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Sunday, May 06, 2007

Strong Defense Powers Pistons to 95-69 Game One Win Over Bulls

Detroit jumped on Chicago early and then blew the game open with three straight three pointers in the fourth quarter, cruising to a 95-69 victory in game one of the Eastern Conference semifinals. Pick a statistical category and Detroit controlled it, from rebounds (46-38) to field goal percentage (.439 to .329) to turnovers (committing 15, forcing 21). Chauncey Billups set the tone in the first quarter, torching Ben Gordon for 12 points as Detroit took a 29-23 lead. Billups and Richard Hamilton each finished with 20 points. Luol Deng led Chicago with 18 points and eight rebounds. Ben Wallace had nine points on 4-5 shooting and tied Deng with eight rebounds and Kirk Hinrich scored 15 points on 6-7 shooting and dished out six assists but the Bulls could not overcome horrendous 3-30 shooting from their bench players (no, that is not a typo).

Chicago battled uphill for most of the first half, falling behind by as many as 16 points, but the Bulls were only down 10 at halftime. They got to within 60-52 in the first two minutes of the third quarter but then P.J. Brown picked up his third and fourth fouls and had to go to the bench. His replacement, rookie Tyrus Thomas, seemed more than a little out of his depth. Rasheed Wallace immediately scored on him in the post and Detroit pulled away to a 70-57 lead by the end of the third quarter.

Any thought that the Bulls might make a fourth quarter run was quickly ended when Rasheed Wallace, Richard Hamilton and Tayshaun Prince each made a three pointer within a 1:21 stretch. That made the score 79-57 and turned the rest of the game into, as Marv Albert likes to say, "extensive garbage time."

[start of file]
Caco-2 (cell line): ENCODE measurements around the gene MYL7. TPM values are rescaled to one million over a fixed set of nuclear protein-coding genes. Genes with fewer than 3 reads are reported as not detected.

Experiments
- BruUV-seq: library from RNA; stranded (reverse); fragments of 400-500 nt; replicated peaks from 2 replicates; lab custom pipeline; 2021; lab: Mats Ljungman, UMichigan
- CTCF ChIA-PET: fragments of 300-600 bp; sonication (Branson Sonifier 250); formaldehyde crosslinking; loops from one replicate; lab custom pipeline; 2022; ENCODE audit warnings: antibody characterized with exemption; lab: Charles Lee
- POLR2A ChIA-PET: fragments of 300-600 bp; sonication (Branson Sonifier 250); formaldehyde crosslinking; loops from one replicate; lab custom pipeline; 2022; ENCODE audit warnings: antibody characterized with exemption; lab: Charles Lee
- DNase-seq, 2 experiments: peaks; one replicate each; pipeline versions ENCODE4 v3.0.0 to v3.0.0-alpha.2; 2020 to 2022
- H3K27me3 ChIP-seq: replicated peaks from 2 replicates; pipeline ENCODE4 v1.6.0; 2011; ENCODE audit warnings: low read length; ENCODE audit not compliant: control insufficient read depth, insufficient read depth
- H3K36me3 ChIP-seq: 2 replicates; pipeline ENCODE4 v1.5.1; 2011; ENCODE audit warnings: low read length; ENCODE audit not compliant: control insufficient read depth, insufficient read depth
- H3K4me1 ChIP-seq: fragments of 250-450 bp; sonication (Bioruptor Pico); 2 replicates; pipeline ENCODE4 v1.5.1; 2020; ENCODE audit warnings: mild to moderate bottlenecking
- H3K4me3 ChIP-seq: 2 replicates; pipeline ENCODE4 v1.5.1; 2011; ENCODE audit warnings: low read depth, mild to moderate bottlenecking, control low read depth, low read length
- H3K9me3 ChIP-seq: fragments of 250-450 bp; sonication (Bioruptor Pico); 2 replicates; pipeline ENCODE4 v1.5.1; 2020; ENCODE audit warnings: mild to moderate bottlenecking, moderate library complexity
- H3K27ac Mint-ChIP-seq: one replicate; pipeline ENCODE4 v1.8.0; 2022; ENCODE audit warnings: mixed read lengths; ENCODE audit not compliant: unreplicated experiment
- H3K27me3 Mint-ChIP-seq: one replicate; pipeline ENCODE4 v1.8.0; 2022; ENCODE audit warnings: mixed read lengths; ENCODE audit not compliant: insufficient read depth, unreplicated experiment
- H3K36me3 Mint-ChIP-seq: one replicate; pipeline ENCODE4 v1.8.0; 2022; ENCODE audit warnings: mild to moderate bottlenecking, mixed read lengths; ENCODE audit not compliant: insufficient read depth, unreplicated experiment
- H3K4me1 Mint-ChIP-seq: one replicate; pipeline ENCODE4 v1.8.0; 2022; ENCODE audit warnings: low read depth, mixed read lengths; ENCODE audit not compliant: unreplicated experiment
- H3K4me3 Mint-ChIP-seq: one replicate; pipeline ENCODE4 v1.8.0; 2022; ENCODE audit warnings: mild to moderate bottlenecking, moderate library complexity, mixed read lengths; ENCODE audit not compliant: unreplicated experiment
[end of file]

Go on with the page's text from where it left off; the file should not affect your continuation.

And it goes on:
Years ago, Danny Ainge noted that after you win a playoff game by blowing someone out you don't get to start the next game with a 20 point lead. Last year, Detroit cruised to two easy home wins against Cleveland and then fell down 3-2 before eventually prevailing in the seventh game. In game one of the 1985 NBA Finals, Boston beat the L.A. Lakers 148-114. The Lakers won the next game and won the series in six games. So, Detroit's margin of victory in game one is irrelevant; the important issue is whether or not Chicago can correct the mistakes that led to the loss. The Bulls stayed in contact for three quarters before Detroit's barrage of three pointers. Prior to that, a couple things stood out: (1) The Bulls looked jittery and a lot of their turnovers were, in tennis terms, unforced errors. Yes, Detroit played good defense but the Bulls were fumbling the ball in the open court and throwing wild, low percentage passes; (2) the Bulls were able to get into the paint almost at will, mostly by dribble penetration, but they missed a lot of layups or turned the ball over. Just by controlling the ball better and converting opportunities in the paint the Bulls could have made the score a lot closer. Starting in game two, look for the Bulls to be much more effective in exploiting scoring opportunities in the paint; if Detroit reacts to take that away, then look for the Bulls to start making open jump shots, like they did versus Miami. The Pistons seemed really determined to take away the jump shot from Chicago, even at the cost of leaving open driving lanes.